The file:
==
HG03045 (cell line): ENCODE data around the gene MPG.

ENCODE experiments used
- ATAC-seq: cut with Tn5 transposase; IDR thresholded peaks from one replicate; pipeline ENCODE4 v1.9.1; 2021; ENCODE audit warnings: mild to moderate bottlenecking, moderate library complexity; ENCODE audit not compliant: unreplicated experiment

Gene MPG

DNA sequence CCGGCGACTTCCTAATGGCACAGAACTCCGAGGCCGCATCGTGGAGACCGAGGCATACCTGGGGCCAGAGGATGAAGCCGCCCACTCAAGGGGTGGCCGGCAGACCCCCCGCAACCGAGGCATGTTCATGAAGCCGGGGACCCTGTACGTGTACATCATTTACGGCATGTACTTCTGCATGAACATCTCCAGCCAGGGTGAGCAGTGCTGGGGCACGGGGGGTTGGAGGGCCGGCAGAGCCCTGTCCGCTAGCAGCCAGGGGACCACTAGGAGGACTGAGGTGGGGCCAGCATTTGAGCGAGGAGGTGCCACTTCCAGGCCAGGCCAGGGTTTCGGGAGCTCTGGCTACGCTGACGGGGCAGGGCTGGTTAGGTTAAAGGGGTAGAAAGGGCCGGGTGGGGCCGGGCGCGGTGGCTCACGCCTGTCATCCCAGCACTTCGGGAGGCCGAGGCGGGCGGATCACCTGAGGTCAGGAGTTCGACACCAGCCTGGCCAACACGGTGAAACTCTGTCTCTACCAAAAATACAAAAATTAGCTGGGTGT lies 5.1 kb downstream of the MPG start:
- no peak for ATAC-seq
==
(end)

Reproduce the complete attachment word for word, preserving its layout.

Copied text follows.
HG03045 (cell line): ENCODE data around the gene MPG.

ENCODE experiments used
- ATAC-seq: cut with Tn5 transposase; IDR thresholded peaks from one replicate; pipeline ENCODE4 v1.9.1; 2021; ENCODE audit warnings: mild to moderate bottlenecking, moderate library complexity; ENCODE audit not compliant: unreplicated experiment

Gene MPG

DNA sequence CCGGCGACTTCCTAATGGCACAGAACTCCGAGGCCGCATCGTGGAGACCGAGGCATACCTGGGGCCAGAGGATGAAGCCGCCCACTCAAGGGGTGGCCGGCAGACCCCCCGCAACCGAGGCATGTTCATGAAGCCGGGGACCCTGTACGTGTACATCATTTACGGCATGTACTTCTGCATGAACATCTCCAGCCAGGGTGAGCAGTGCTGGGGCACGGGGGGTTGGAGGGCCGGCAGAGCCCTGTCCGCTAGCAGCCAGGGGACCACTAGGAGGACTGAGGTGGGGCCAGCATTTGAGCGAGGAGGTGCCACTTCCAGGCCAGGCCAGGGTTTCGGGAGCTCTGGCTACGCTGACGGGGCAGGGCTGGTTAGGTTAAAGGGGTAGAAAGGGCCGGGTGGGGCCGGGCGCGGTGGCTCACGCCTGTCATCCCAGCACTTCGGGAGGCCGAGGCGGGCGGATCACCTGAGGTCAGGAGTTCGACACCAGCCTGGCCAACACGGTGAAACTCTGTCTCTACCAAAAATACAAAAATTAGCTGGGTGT lies 5.1 kb downstream of the MPG start:
- no peak for ATAC-seq